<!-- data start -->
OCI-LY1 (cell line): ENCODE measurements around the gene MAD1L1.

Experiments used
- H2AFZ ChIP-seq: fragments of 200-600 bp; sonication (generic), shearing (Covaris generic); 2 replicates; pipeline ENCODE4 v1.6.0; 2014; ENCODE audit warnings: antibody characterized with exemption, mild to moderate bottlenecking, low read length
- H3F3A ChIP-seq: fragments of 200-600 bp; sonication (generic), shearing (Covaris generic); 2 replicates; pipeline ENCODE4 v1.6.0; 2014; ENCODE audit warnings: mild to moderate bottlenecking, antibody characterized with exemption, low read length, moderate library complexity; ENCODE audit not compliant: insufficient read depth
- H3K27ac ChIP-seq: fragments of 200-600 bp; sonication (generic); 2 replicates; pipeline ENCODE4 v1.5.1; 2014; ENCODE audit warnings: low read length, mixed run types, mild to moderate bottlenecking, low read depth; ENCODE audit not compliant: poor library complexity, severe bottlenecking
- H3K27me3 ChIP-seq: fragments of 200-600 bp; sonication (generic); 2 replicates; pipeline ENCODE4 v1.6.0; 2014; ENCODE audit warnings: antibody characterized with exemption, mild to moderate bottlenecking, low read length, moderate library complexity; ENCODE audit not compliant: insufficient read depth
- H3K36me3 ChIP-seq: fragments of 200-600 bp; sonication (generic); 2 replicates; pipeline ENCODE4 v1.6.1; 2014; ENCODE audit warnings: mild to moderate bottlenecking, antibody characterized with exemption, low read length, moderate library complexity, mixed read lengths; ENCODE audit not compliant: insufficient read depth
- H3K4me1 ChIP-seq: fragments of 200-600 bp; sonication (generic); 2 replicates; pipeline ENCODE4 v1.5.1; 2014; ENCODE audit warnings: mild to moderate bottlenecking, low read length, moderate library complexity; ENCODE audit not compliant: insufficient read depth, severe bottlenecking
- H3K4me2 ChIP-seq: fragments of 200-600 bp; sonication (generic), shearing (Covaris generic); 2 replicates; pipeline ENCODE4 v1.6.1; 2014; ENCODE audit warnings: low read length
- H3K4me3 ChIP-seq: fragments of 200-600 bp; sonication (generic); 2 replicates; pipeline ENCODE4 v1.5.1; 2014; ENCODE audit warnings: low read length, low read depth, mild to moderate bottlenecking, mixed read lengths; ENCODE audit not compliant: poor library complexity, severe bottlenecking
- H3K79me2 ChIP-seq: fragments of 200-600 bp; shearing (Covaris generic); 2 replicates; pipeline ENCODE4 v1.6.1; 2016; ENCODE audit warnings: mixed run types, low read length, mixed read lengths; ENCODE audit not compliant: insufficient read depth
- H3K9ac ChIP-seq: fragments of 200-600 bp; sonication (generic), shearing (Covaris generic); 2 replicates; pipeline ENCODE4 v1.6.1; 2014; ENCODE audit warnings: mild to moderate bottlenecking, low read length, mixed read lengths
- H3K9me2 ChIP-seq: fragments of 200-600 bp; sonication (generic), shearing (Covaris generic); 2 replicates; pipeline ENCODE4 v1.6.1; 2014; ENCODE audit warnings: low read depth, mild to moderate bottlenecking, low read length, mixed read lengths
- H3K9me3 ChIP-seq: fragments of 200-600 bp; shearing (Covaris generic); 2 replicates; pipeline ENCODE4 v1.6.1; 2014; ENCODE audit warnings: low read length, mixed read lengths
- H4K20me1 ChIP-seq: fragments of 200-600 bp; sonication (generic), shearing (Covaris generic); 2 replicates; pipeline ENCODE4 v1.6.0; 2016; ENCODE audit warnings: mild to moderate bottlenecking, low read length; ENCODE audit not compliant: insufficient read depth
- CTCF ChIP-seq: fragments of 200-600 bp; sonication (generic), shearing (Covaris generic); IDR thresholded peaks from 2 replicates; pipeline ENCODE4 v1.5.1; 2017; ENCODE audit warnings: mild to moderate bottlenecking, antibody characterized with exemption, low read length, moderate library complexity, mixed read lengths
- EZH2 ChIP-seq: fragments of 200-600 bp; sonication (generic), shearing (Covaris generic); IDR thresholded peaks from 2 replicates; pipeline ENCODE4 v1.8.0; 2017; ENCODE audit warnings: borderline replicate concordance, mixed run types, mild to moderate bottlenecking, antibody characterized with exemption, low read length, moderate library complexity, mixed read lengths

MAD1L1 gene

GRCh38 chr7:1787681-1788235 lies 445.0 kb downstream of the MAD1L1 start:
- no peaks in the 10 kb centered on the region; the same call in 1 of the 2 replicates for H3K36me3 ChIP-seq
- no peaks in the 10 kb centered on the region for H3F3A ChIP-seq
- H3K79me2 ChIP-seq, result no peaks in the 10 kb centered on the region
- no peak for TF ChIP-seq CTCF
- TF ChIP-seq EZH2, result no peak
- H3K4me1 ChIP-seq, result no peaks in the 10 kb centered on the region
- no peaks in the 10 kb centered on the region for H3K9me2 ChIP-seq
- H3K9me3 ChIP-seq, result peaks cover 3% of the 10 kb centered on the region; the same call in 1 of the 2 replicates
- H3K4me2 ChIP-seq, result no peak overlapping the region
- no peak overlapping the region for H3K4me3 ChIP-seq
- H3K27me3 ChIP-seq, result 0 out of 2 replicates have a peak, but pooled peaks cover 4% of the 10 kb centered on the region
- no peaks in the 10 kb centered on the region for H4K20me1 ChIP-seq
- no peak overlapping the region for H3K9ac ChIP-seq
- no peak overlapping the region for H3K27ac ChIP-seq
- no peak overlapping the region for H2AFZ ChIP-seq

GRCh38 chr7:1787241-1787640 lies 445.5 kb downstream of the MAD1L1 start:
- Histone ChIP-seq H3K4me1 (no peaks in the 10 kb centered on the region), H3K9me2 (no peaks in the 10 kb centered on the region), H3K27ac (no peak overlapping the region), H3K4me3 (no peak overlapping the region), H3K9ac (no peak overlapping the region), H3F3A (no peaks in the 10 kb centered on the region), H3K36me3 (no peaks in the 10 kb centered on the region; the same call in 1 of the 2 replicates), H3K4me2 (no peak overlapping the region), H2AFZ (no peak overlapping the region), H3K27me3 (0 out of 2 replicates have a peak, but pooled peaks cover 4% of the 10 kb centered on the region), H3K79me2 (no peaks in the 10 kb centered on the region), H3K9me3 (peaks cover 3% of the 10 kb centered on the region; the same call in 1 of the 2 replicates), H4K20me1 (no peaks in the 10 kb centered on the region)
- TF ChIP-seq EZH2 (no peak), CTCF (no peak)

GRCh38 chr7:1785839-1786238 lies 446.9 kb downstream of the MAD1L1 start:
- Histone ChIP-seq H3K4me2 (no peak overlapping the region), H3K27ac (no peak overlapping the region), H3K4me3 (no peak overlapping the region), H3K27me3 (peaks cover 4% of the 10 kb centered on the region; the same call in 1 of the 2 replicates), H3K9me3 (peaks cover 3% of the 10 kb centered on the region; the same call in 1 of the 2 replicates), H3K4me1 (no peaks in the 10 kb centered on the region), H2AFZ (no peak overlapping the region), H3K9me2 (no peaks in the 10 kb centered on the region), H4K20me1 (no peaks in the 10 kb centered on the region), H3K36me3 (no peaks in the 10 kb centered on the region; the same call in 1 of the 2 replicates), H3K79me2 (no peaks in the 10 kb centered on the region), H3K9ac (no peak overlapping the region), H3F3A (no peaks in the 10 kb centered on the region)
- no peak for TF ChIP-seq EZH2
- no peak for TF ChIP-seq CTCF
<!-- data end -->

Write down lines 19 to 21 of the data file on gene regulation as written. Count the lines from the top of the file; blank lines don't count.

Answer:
GRCh38 chr7:1787681-1788235 lies 445.0 kb downstream of the MAD1L1 start:
- no peaks in the 10 kb centered on the region; the same call in 1 of the 2 replicates for H3K36me3 ChIP-seq
- no peaks in the 10 kb centered on the region for H3F3A ChIP-seq